My ‘depression’ turned out to be epilepsy

Doctors thought Beatrice's 'strange' feelings were depression - it wasn't until she ended up in hospital after trying to kill herself that the truth was revealed.

True Stories

girl looking at the camera

Learning to live with a life changing diagnosis

My story may sound a scary experience, but I hope it will help anyone out there. And help people to understand, there is always hope.

“Normal” problems

I was a very happy girl growing up with no worries in my life, until I hit 14. I, like all of my friends, would have a ‘grey’ day when we would all feel a bit ‘down’, with ‘normal’ problems like boys and spots.

However unlike all of my friends, I started to experience strange auras that I could not explain. I tried to carry on day to day at school, but the feelings began to worsen. I would casually be walking to school or sitting in the classroom, when I would unexpectedly experience a scary, strange ‘deja vu’ feeling. It would feel as though I’d been here and done this exact thing before. Then I would suddenly feel so hot and confused about what was going on around me. It was so scary, in a way that words cannot describe, then after a couple of minutes the feeling would stop.

I tried to explain it to my mother; who wasn’t sure what was happening either, but she could see how scared I was. She took me to the doctors. As I explained my experiences, the doctor looked completely baffled, and said I was suffering from depression. He referred me to see a counsellor. Despite feeling so unwell, I had no choice but to follow the doctor’s referral. I was referred to an adolescent counsellor. I found it very difficult to talk to him, as he didn’t seem to understand what I was saying. He ignored everything I told him about the strange feelings I was experiencing, and prescribed me a form of Prozac. Just two weeks after taking the drug, I was staying the night at my friend’s house, when the next day I woke up in Hospital.

My first seizure

I was told by the Doctor I had experienced a Grand Mal seizure. I was in absolute shock and horror! How embarrassing to have a seizure in my friends bed!

I later saw a neurologist who confused me with his analysis. It appeared there was not a black & white answer. On reflection it makes a lot of sense, he explained that it could be a one-off seizure, as this happens to 1 in 20 people in their lifetime, but my EEG showed I was susceptible to seizures. I came home scared and confused. What did this mean? I wanted to get back to ‘normal’ as quickly as possible.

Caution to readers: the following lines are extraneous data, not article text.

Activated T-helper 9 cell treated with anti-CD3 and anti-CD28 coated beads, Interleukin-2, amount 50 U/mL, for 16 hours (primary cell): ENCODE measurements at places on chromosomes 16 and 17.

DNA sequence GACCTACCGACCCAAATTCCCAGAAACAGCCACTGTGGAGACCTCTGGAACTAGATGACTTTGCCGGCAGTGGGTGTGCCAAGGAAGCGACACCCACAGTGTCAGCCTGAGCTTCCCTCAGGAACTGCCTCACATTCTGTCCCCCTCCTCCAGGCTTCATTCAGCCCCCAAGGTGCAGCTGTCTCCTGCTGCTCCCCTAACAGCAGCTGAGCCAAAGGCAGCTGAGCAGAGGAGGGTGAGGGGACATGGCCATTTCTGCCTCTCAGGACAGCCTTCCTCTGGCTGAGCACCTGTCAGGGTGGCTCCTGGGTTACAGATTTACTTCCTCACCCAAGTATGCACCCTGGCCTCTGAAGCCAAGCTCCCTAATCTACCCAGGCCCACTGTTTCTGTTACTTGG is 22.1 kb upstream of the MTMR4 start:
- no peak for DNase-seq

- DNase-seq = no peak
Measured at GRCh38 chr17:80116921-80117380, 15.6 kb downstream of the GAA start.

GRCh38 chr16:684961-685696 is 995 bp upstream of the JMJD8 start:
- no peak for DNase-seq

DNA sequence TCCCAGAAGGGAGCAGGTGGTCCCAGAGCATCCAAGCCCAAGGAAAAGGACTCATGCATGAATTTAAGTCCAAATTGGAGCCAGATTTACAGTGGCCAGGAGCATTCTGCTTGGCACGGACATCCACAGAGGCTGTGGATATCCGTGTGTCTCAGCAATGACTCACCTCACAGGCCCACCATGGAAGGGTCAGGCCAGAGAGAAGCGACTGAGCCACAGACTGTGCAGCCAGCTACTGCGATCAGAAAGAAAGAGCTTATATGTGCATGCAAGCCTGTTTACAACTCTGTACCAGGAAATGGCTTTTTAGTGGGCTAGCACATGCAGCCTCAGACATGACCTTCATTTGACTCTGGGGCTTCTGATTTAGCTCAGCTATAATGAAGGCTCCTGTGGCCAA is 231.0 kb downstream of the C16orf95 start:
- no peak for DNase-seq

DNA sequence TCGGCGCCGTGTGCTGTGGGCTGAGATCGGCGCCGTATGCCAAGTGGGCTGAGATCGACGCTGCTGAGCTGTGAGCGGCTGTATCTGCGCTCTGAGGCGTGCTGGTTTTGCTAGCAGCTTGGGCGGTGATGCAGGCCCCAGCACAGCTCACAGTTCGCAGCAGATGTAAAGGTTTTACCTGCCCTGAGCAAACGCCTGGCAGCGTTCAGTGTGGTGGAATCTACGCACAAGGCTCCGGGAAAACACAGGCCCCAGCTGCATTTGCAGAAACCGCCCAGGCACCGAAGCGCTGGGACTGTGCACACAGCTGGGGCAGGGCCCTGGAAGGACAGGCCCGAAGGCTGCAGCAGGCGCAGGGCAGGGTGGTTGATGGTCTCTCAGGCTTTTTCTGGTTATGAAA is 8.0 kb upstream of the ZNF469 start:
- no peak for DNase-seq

I continued to experience strange auras. However my GP ignored all of the neurologist’s summary, and sent me to see another counsellor for depression again. I continued having the strange sense of deja vu and the scary feelings continued, until one day I thought I was going mad. It got too much to handle, so one day I bought a load of painkillers from the chemist and took an overdose at home. I wanted to end the fear, and the strangeness I was experiencing. I had given up on everything.

Hope

I was brought round in hospital luckily to see my mum, dad and sister who were so kind and understanding, and promised to help me get through everything, and gave me hope.

As time went on, the deja vu, I know now as auras, started to turn into seizures which my mother and sister witnessed. I was eventually referred to a hospital specialising in neurology. I met the most understanding neurologist. Every experience I described, for instance. unpleasant deja vus, a pain in my stomach at the same time, feeling really hot, and then what he described as a ‘Grand mal seizure’. He instantly diagnosed me with Epilepsy. In a strange way at the age of 18, I was relieved; I wasn’t going ‘mad’ I am just a normal girl who experienced a common form of epilepsy. I later had an MRI scan that showed I had a small scar that possibly caused the seizures.

I was prescribed anti epileptic medication, and I instantly started to feel more ‘normal’. Now I can understand the feelings. Although it may take some time to find the right medication, it doesn’t stop me from leading a normal life. I still like a drink, but no longer take any drugs, as that is a trigger.

I happily started back at college, and then went onto complete my degree in Media Studies at university.

It is not an easy topic to tell people about, but I want to break the barrier. I am not alone. Over 450,000 people have epilepsy in the UK alone, with 7 people diagnosed every day in England. Like most people I don’t always find it easy to tell people, but as time goes on, I have told everyone I am close to. If people are too scared I just have to reassure them I am not going to suddenly have a seizure and fall on the floor, but if someone finds it too hard, I think I’m better off without them.

Picture posed by model from Shutterstock

Next Steps

  • Mind offers advice and support to people with mental health problems. Their helpline runs nine to six from Monday to Friday. 0300 123 3393
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By Beatrice

Updated on 29-Sep-2015